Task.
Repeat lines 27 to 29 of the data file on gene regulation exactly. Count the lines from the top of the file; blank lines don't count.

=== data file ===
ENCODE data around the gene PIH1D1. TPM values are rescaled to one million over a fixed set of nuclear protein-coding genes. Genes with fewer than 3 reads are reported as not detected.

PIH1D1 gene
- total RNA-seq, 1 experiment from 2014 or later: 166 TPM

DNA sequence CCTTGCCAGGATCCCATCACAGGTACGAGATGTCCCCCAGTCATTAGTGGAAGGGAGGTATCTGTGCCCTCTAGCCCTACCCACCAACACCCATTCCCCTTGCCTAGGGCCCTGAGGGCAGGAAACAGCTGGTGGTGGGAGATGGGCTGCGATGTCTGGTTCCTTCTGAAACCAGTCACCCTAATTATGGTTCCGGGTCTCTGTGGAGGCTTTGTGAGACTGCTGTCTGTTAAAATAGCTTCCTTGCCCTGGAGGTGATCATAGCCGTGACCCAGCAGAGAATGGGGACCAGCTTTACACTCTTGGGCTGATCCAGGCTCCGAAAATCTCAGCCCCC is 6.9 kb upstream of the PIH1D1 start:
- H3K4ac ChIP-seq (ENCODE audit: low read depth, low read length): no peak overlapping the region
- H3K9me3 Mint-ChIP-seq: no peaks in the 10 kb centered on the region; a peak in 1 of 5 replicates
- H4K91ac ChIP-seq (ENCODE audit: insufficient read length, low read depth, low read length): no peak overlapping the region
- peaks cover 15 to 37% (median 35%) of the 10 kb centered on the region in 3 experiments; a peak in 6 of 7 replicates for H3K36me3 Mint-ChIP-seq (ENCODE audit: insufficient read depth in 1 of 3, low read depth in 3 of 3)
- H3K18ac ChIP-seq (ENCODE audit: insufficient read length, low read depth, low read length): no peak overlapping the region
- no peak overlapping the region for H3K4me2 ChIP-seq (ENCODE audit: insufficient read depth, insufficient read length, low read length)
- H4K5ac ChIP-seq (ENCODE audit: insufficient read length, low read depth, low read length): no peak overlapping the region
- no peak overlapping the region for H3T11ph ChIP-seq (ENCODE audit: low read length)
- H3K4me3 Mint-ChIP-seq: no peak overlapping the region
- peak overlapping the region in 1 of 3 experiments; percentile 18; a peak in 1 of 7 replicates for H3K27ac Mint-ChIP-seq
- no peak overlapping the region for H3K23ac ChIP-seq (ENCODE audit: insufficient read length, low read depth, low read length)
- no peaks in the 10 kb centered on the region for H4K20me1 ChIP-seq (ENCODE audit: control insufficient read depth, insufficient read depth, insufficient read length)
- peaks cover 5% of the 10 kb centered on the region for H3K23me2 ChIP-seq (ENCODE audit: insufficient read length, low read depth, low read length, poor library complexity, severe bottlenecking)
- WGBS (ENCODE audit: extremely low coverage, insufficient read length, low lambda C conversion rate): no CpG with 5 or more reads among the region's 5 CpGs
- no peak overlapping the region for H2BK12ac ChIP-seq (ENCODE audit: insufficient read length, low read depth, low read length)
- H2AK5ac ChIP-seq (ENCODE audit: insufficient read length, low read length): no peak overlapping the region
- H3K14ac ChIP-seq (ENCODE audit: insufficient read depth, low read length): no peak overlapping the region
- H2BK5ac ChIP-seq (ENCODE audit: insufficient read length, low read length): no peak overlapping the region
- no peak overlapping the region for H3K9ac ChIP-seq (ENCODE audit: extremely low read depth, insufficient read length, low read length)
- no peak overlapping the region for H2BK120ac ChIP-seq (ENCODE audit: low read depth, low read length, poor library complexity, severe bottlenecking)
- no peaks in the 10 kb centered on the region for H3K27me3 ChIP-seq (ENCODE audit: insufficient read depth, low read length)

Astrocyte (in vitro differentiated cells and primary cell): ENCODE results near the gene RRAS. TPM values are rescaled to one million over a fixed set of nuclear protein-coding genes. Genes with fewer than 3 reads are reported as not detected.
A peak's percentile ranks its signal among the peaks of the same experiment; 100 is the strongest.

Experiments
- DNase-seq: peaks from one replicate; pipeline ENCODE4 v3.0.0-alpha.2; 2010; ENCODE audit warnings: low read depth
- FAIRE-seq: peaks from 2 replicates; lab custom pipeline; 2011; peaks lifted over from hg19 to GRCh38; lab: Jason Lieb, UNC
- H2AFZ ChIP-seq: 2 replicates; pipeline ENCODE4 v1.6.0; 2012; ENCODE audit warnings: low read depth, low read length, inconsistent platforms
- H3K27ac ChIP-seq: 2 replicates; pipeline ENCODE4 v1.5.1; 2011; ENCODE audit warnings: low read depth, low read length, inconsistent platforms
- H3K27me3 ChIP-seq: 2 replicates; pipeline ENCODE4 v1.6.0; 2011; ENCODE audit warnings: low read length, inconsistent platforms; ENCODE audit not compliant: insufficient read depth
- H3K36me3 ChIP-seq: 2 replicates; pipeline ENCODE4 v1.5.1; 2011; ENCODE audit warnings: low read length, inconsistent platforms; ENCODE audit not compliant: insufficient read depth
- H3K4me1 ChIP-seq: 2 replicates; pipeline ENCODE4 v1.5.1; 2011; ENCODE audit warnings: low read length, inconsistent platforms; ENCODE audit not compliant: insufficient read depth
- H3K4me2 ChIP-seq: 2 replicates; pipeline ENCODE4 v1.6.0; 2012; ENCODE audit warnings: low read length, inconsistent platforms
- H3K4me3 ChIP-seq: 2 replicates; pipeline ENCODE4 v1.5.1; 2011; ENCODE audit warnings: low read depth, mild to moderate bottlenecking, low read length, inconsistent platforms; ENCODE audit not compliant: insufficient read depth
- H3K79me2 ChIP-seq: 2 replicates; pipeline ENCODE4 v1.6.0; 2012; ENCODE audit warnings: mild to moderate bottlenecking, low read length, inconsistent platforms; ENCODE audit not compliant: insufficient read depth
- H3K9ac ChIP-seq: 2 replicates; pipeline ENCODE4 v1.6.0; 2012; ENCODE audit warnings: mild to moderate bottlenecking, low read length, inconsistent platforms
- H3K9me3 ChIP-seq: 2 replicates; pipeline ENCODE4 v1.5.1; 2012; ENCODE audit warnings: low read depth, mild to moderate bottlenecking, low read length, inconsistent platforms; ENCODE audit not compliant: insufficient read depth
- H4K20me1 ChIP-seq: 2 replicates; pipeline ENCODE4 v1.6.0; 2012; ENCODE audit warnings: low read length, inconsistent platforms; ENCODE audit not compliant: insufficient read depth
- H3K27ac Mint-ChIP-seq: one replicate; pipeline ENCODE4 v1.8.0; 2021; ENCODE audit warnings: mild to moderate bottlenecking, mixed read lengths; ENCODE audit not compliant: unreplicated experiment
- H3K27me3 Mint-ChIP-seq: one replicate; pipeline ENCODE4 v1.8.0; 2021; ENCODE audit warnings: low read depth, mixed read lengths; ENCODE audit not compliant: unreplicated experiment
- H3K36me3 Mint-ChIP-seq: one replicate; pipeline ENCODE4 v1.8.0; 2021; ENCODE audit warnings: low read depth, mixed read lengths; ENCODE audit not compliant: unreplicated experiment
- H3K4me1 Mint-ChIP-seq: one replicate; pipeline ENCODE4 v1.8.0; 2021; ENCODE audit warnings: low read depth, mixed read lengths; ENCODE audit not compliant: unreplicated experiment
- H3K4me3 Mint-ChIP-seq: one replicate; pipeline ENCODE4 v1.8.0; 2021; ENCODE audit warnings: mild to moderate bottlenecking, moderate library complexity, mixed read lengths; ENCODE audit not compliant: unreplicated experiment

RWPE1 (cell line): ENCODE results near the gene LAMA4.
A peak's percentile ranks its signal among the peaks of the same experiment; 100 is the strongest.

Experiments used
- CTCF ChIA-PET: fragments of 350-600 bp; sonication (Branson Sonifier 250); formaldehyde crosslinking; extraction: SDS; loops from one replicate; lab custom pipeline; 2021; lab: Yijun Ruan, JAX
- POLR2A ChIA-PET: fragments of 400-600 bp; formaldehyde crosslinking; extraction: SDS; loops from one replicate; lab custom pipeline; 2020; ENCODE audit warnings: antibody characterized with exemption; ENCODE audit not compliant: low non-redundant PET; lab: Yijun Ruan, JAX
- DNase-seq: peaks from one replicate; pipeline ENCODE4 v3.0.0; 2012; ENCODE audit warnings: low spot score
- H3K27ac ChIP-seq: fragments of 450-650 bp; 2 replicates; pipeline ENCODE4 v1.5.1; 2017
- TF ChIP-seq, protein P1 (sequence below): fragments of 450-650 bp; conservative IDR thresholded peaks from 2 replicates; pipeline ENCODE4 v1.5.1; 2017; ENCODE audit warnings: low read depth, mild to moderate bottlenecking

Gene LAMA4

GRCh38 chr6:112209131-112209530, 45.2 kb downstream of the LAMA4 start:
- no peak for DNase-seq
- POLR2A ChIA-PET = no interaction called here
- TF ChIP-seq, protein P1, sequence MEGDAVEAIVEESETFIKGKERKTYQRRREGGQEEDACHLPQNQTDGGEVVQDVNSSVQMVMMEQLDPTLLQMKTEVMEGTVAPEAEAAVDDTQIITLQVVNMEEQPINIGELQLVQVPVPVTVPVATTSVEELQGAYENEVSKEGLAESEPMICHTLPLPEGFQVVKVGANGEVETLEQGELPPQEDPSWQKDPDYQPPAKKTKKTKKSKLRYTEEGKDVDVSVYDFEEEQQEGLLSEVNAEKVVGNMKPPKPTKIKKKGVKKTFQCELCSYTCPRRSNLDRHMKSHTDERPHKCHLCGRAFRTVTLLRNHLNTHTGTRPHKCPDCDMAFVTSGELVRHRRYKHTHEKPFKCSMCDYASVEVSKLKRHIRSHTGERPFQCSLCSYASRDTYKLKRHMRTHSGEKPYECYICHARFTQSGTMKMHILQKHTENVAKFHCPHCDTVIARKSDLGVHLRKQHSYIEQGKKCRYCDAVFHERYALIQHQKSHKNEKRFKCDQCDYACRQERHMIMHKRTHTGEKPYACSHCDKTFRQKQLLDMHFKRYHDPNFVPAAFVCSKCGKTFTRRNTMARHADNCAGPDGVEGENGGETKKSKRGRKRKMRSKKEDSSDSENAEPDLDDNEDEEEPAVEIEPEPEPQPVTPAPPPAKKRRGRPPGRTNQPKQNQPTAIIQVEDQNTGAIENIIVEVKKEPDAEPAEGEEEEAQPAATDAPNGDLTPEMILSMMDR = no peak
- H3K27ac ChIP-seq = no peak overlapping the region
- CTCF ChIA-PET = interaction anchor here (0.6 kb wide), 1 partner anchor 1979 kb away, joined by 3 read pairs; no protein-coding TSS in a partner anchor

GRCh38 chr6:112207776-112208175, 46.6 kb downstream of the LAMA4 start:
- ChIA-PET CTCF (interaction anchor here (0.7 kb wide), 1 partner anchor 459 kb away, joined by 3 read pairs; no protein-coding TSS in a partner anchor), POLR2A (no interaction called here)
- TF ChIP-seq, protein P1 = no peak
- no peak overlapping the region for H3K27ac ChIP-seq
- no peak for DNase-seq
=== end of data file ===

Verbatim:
A peak's percentile ranks its signal among the peaks of the same experiment; 100 is the strongest.

Experiments
- DNase-seq: peaks from one replicate; pipeline ENCODE4 v3.0.0-alpha.2; 2010; ENCODE audit warnings: low read depth